FEEL GOOD FAVORITES:
BOOKS RELATED TO DISABILITY
by Robin Hurd
I love kids’ books! On any given
trip to the library, you’ll find my oldest sons hanging out looking
at adult-level books about science or architecture or the environment.
Their mom? I’m in the children’s section, picking out MY
favorites to read with the twins and grabbing an occasional “old
friend” of a book just for myself.
Though I love children’s books, I
really don’t like most of the ones specifically about disabilities.
With titles like “My Teacher Uses a Wheelchair”
or “My Dog Buddy”, they focus on the equipment
that people with disabilities use and the help they need from others.
One book about a girl who needs AAC even depicts the SLP as the heroine
who saves the day because the child’s AAC system arrives on the
very day of her mother’s birthday, so she can sing “happy
birthday” to her mom. Corny!
this list of books about disabilities is different. Not one of these
books uses the word “disability”. The fact that these characters
have a disability may totally slip by most readers. But the characters
in these books are creative, fun people that our kids can relate to.
They do things. They have problems. And they solve them.
First on the list is IQ Goes to School
by Mary Ann Fraser. IQ is a mouse who joins a grade school class. It
is really a commentary on inclusion (though you’ll never see that
word anywhere). This is also a great story to share with teachers.
Next comes the series of books about Amos the
Dog by Susan Seligson and Howie Schneider. Amos “is an
old dog” who spends a lot of time on his couch, which he is able
to drive using his paw. (Power wheelchair, anyone?) He has some amazing
adventures camping, going on a boat, and as a stunt man in the circus
(my personal favorite). Amos always narrowly avoids trouble, makes his
owners worried, and ends up saving the day for someone. Josh and Caleb
made the connection between Amos’ couch and their power chairs
before I did. This series, in particular, would be good for older readers
who don’t read at grade level --- no “cutsie” drawings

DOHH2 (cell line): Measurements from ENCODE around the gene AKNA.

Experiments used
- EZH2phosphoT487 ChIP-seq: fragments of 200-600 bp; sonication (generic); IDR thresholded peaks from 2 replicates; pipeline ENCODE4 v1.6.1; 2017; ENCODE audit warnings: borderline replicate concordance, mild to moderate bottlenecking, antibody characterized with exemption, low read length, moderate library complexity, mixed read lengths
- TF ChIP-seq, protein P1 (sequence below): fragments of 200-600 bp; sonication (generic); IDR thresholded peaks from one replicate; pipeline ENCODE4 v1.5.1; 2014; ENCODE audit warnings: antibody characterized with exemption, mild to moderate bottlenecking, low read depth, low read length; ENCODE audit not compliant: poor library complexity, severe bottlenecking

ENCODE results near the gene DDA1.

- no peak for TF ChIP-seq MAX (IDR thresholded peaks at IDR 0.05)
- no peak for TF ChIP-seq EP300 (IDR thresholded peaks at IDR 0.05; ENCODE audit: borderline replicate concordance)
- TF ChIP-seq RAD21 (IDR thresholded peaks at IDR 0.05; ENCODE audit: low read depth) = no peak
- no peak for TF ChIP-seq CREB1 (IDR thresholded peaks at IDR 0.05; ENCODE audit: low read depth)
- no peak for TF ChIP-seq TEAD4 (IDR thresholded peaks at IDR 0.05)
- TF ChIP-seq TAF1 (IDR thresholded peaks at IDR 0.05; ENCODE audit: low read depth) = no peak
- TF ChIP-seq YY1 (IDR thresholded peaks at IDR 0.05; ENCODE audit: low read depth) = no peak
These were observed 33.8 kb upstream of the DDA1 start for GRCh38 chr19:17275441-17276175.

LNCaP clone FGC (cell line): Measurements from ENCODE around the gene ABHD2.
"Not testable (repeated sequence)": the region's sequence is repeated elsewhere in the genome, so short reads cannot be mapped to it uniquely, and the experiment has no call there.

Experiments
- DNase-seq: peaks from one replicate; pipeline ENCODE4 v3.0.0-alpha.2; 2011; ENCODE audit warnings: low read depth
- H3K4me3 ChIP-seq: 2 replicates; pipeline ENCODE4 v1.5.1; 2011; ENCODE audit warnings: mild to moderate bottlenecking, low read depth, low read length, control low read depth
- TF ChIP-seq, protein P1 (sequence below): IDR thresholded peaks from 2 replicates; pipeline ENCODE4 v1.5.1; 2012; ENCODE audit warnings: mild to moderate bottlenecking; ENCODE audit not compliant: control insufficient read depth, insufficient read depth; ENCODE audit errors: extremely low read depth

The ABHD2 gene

A personal favorite, since I have a child with sensory
issues and on the autism spectrum is Goldie and the Three Bears
by Diane Stanley. In this re-make of the old story, Goldie has a hard
time finding things she likes. It’s a sensitively handled glimpse
into the life of a child with sensory issues.
Another book that addresses issues faced by kids on
the spectrum is The Rattlesnake Who Went to School
by Craig Strete. In this book, the main character is anxious about the
first day of school, so he turns into a rattlesnake to protect himself.
Sensory integration issues, motor apraxia, and a host of “behaviors”
follow as he tries to sort out the new experience of classroom life.
I Can Hear the Sun, by Patricia Polacco,
comes as close as any of these books to mentioning disabilities. We
know that the child doesn’t do well in school; however, the book
focuses on how he changes the lives of homeless people in an urban park.
Another of her books that is a family favorite is Thunder Cake.
The main character conquers her anxiety with the help of her grandmother.
And of course, there is the Amelia Bedelia
series, children’s literature’s classic literal thinker.
My husband and I have laughed often over these books. I don’t
know if the author realized that there are children who think this way
in real life!
Last but not least is I’m Gonna Like Me:
Letting Off a Little Self Esteem by Jamie Lee Curtis and Laura
Cornell. The disabilities of the characters in this book are not found
in the text, but in the pictures. The boy is obsessed with fire trucks
and safety. (Were the authors at my house lately?) The girl struggles
with motor skills, sensory issues and friendships. But the main message
of the book is priceless for all of our kids who have differences: accepting
themselves as they are.
I hope that you enjoy reading these books—either
with your kids or even by yourself. Happy reading!
As always, feel free to e-mail me at firstname.lastname@example.org
with any questions or comments.
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